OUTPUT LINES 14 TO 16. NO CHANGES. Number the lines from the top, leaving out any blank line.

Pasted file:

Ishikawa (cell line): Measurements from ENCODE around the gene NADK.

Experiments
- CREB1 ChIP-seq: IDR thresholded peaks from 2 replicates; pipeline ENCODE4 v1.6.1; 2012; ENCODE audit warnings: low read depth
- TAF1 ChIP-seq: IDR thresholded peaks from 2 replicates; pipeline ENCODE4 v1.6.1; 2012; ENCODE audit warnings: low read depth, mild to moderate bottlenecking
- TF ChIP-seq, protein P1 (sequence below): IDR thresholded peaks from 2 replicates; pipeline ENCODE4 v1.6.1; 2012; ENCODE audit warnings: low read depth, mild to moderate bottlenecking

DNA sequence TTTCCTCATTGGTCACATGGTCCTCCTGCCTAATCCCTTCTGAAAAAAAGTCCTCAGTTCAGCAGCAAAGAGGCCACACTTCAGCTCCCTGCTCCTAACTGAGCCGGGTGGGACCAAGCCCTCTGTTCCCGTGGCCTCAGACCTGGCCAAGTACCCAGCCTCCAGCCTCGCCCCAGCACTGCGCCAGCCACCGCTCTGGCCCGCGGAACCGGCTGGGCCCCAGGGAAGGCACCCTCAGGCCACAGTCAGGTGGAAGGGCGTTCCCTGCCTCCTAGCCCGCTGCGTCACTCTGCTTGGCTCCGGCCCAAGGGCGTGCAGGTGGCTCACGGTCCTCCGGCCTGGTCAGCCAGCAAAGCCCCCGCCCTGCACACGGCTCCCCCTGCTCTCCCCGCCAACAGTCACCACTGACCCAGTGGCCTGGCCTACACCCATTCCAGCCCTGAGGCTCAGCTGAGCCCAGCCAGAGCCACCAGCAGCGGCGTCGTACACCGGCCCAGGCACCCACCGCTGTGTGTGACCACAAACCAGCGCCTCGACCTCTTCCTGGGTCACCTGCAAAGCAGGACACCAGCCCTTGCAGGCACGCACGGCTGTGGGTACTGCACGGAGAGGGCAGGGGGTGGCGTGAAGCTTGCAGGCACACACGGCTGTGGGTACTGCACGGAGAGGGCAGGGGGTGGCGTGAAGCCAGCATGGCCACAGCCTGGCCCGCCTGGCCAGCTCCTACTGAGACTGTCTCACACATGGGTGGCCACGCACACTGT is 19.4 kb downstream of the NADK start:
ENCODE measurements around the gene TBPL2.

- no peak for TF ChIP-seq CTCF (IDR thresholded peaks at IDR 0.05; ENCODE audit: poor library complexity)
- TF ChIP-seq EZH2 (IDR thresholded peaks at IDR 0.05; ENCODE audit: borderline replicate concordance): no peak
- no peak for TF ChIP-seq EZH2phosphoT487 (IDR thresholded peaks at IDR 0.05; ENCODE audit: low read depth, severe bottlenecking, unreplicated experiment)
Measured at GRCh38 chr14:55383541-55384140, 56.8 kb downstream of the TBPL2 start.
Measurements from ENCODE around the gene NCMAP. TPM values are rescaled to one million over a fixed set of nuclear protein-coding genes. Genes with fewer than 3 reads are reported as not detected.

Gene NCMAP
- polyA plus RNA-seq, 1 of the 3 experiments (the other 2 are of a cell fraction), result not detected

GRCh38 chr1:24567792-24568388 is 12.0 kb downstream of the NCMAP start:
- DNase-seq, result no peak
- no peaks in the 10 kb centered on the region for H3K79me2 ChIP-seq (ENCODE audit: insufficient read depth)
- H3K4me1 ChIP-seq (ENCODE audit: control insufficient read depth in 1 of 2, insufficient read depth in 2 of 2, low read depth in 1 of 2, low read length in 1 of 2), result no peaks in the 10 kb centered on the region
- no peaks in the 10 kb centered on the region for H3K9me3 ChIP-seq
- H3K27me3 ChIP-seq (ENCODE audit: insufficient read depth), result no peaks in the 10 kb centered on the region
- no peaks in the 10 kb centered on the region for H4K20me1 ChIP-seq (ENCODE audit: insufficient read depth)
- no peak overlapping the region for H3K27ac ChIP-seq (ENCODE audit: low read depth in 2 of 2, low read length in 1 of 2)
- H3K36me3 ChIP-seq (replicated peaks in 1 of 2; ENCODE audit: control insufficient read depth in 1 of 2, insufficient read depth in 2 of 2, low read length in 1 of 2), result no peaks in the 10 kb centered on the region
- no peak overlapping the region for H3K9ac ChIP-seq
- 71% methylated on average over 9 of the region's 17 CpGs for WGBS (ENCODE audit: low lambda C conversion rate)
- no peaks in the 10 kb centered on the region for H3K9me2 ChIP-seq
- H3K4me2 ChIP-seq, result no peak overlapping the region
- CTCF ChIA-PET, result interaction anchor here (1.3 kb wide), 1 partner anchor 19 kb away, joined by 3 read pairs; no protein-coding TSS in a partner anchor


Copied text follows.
- polyA plus RNA-seq, 1 of the 3 experiments (the other 2 are of a cell fraction), result not detected

GRCh38 chr1:24567792-24568388 is 12.0 kb downstream of the NCMAP start:
- DNase-seq, result no peak